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Recycling and composting

3/26/20: COVID-19 UPDATE

Thank you for your patience during the COVID-19 public health emergency. As state agencies continue operations, please understand that most of our staff are teleworking and may have limited access to files and delayed online connectivity.

With this in mind, we ask that our customers:

  • Use email whenever possible to communicate with staff.
  • Set up conference calls or Skype meetings in lieu of in-person meetings.
  • Request electronic public records online using our standard system, whenever possible.
    • State staff are not currently available to access physical files and no staff are available on-site to allow physical inspection of files by the public until the Governor's COVID-19 restrictions have been lifted.
  • Submit documents electronically, preferably via a download link (ftp servers, DNR system, etc.). Note: If that option is not available to you, DNR staff can receive emails up to 20 MB.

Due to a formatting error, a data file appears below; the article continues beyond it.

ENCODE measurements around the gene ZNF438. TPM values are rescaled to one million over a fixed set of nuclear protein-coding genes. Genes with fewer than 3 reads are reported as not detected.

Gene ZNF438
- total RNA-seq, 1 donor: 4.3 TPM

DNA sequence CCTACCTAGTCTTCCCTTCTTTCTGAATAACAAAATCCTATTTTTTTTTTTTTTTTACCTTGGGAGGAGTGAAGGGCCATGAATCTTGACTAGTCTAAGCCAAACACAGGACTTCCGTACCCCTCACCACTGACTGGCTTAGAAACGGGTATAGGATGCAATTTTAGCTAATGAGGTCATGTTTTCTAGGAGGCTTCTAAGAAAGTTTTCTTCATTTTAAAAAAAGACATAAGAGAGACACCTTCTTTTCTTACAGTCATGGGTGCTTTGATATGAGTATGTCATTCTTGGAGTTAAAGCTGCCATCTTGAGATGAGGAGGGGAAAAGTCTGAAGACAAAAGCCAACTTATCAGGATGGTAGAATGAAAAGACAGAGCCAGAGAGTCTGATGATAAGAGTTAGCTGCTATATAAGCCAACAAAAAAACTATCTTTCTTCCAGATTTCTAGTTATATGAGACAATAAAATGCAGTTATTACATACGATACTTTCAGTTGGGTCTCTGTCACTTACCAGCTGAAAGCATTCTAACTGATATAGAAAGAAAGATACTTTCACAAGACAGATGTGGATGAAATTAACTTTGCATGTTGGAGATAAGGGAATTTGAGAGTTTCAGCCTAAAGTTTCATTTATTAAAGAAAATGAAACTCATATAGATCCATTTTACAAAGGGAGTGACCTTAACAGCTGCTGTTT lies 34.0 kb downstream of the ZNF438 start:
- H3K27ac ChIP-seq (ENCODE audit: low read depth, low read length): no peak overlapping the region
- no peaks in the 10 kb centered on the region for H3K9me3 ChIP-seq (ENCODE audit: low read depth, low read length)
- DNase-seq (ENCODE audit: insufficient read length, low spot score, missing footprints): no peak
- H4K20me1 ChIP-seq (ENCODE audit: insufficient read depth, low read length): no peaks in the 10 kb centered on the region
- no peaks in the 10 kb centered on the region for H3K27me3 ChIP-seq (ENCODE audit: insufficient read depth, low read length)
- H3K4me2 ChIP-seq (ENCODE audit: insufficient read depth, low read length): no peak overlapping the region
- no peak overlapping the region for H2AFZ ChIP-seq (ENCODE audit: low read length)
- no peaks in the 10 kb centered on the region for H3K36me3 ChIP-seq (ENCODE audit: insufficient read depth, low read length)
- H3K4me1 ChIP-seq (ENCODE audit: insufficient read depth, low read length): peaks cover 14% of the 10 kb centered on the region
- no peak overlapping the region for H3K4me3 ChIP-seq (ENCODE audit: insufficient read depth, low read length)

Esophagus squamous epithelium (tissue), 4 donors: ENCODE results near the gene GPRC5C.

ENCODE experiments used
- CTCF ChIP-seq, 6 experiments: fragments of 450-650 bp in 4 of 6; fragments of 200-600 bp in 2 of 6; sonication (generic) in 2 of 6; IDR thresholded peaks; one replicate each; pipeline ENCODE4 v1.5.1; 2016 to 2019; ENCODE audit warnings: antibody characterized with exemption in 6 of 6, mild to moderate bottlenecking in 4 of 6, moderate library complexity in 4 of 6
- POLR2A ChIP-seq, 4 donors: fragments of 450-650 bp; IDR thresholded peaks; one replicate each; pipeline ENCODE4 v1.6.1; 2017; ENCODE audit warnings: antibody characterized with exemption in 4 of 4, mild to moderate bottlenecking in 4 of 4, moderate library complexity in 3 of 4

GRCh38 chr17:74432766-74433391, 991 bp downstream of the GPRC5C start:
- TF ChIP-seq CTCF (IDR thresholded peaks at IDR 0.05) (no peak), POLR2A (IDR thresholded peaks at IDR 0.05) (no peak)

Staff will keep their voicemails and out-of-office messages up to date and will respond as they are able.

For the most up-to-date information, please visit our COVID-19 information webpage. For program-specific information, please search keyword "COVID19."

Additional COVID-19 Resources

Learn
about what to recycle.

Wisconsin has a strong history of recycling and composting, and each of us has a role to play in continuing this success. We keep almost 2 million tons of material out of Wisconsin landfills and incinerators every year through recycling and composting. Recycling and composting are good for our economy, providing hundreds of community-based jobs and reusing valuable materials that would otherwise go to waste. Reducing our waste through recycling and composting is also good for our environment, reducing waste, cutting air pollution and saving energy.

Wisconsin's commitment to reduce, reuse and recycle is shown by its comprehensive recycling laws. The laws ban disposal and incineration of certain materials and delegate responsibility to local government responsible units for implementing municipal recycling programs to manage the banned materials. A separate electronics recycling law requires manufacturers of covered electronics to finance collection and recycling of electronics from households and schools.

Last Revised: Monday March 23 2020